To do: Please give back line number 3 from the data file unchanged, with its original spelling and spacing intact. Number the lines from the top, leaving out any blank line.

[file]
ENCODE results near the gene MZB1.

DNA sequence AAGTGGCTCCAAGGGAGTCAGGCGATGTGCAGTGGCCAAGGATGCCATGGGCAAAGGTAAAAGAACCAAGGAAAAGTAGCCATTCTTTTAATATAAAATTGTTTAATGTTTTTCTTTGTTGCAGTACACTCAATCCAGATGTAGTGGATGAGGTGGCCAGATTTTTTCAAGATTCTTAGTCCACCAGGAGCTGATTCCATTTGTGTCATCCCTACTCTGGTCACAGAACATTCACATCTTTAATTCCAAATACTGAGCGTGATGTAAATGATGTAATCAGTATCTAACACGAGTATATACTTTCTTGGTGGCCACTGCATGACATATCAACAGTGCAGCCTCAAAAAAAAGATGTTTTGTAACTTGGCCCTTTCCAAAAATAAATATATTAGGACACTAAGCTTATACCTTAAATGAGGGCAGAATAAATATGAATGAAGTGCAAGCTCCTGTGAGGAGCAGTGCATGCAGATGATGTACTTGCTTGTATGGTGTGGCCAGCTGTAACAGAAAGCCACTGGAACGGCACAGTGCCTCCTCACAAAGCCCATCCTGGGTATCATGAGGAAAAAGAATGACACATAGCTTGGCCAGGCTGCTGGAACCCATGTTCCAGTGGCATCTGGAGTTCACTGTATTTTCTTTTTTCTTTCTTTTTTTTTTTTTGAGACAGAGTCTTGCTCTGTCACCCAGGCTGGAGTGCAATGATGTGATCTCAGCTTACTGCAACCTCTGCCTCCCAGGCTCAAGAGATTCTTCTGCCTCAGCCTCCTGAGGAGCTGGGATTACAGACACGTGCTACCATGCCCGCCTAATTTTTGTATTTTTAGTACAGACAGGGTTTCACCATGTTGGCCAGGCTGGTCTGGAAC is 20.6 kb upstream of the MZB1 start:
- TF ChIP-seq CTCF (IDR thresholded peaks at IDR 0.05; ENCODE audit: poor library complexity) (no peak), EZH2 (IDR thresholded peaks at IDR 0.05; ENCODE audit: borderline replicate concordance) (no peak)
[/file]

- TF ChIP-seq CTCF (IDR thresholded peaks at IDR 0.05; ENCODE audit: poor library complexity) (no peak), EZH2 (IDR thresholded peaks at IDR 0.05; ENCODE audit: borderline replicate concordance) (no peak)